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Clinical Nuclear Medicine:
doi: 10.1097/RLU.0b013e318269f8fa
Abstracts

Abstracts of Proffered Talks and Posters Presented at the 57th Annual Meeting of the Southwestern Chapter of the SNM: April 20–22, 2012, Moody Gardens Convention Center, Galveston, Texas

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http://www.swcsnm.org/meetings/2012mtg.htm

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PROFFERED TALKS

Winner of Best Presentation Award

T01 SPECT/CT Localization of Oral Radioiodine Activity after Thyroid Cancer Therapy: A Retrospective Study and In Vitro Assessment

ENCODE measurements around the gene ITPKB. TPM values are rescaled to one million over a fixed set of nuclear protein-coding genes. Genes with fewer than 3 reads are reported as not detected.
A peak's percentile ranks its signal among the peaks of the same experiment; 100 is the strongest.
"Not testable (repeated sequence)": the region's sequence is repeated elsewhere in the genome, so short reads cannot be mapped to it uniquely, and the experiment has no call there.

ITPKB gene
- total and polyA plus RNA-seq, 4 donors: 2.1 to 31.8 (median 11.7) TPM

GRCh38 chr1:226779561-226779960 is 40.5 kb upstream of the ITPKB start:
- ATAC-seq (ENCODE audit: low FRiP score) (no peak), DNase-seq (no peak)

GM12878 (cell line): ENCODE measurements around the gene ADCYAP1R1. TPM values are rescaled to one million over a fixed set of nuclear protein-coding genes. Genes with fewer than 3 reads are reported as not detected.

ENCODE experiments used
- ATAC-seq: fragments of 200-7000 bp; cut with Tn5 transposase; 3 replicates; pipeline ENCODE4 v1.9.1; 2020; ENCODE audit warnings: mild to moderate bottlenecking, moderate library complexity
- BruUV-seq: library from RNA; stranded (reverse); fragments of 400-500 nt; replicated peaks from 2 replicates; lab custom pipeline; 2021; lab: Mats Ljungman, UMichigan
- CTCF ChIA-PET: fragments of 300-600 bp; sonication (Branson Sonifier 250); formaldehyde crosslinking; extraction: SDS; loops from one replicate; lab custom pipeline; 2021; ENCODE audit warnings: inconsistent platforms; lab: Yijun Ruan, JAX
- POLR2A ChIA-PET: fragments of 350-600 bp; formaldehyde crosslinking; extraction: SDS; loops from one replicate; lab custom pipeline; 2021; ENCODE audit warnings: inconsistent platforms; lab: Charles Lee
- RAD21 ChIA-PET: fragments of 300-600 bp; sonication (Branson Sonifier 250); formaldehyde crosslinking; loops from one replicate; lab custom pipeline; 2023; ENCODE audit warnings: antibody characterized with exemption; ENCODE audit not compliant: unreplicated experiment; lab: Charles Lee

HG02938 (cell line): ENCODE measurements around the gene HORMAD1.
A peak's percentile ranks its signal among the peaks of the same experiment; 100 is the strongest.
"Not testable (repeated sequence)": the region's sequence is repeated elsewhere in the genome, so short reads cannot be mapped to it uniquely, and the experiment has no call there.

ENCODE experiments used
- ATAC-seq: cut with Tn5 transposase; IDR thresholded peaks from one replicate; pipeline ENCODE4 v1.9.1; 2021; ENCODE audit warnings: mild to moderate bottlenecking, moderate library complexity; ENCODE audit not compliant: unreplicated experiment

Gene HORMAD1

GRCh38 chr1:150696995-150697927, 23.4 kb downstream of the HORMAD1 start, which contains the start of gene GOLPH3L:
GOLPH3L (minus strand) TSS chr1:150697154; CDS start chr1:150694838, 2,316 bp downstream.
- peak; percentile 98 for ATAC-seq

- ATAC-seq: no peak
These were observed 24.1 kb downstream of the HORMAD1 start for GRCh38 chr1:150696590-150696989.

Jared S. Burlison, M.D., Ph.D.,1 Joanna R. Fair, M.D., Ph.D.,1* Michael F. Hartshorne, M.D.,1 Alan M. Voda, DDS,2 F. Hadley Cocks, Ph.D.3 1Department of Radiology, University of New Mexico Health Sciences Center; 2Private Practice, Albuquerque, NM; 3Department of Mechanical Engineering and Materials Science, Duke University

*Corresponding Author/E-mail: JFair@salud.unm.edu

Objectives: We sought to further localize radioiodine (131I) activity in the mouth as visualized on routine imaging after thyroid cancer therapy.

Methods: We performed a retrospective review of all patients who underwent thyroid cancer therapy with 131I sodium iodide at our institution from August 2009 through March 2011 whose post-therapy imaging included SPECT/CT of the neck. Separately, we performed in vitro 131I binding assays with dental gold and amalgam to characterize these interactions.